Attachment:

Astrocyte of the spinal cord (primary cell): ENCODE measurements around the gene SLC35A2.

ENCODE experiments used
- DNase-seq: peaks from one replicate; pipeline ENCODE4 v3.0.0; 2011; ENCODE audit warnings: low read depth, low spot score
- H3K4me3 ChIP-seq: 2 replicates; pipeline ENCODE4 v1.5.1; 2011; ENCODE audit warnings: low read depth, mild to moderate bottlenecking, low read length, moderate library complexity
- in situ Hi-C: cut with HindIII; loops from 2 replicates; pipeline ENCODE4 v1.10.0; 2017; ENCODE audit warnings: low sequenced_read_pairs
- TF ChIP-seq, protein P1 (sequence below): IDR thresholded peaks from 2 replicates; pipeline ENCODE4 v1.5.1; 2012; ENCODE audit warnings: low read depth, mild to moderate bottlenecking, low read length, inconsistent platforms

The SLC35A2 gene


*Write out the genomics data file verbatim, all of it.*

Astrocyte of the spinal cord (primary cell): ENCODE measurements around the gene SLC35A2.

ENCODE experiments used
- DNase-seq: peaks from one replicate; pipeline ENCODE4 v3.0.0; 2011; ENCODE audit warnings: low read depth, low spot score
- H3K4me3 ChIP-seq: 2 replicates; pipeline ENCODE4 v1.5.1; 2011; ENCODE audit warnings: low read depth, mild to moderate bottlenecking, low read length, moderate library complexity
- in situ Hi-C: cut with HindIII; loops from 2 replicates; pipeline ENCODE4 v1.10.0; 2017; ENCODE audit warnings: low sequenced_read_pairs
- TF ChIP-seq, protein P1 (sequence below): IDR thresholded peaks from 2 replicates; pipeline ENCODE4 v1.5.1; 2012; ENCODE audit warnings: low read depth, mild to moderate bottlenecking, low read length, inconsistent platforms

The SLC35A2 gene